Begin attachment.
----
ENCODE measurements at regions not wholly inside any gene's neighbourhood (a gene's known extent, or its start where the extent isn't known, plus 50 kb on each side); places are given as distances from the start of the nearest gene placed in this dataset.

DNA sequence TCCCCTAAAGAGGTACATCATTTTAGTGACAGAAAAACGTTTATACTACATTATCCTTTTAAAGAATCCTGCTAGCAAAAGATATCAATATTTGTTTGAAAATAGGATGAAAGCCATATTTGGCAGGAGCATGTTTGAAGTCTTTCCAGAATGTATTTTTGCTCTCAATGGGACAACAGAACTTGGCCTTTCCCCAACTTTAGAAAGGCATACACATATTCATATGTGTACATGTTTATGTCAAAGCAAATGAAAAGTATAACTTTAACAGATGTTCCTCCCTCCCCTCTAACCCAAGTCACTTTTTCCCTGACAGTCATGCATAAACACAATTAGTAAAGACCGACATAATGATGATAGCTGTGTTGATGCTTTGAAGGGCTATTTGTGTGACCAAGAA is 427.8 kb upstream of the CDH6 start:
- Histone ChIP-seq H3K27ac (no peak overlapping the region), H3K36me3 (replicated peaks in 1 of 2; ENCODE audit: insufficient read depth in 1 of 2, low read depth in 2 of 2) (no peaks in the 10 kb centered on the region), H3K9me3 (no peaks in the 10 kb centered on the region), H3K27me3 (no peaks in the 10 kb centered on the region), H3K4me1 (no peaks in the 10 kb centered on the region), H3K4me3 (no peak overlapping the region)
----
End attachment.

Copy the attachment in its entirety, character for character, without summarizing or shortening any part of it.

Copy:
ENCODE measurements at regions not wholly inside any gene's neighbourhood (a gene's known extent, or its start where the extent isn't known, plus 50 kb on each side); places are given as distances from the start of the nearest gene placed in this dataset.

DNA sequence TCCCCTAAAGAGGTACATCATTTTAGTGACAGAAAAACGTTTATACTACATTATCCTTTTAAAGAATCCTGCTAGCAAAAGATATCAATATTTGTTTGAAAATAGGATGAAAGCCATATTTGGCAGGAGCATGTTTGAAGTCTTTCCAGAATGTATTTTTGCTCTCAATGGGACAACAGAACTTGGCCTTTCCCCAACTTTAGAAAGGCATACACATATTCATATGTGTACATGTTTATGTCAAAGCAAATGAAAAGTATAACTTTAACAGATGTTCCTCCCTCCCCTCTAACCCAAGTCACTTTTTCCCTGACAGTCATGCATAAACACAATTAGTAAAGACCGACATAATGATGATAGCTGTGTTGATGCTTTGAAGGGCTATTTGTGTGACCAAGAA is 427.8 kb upstream of the CDH6 start:
- Histone ChIP-seq H3K27ac (no peak overlapping the region), H3K36me3 (replicated peaks in 1 of 2; ENCODE audit: insufficient read depth in 1 of 2, low read depth in 2 of 2) (no peaks in the 10 kb centered on the region), H3K9me3 (no peaks in the 10 kb centered on the region), H3K27me3 (no peaks in the 10 kb centered on the region), H3K4me1 (no peaks in the 10 kb centered on the region), H3K4me3 (no peak overlapping the region)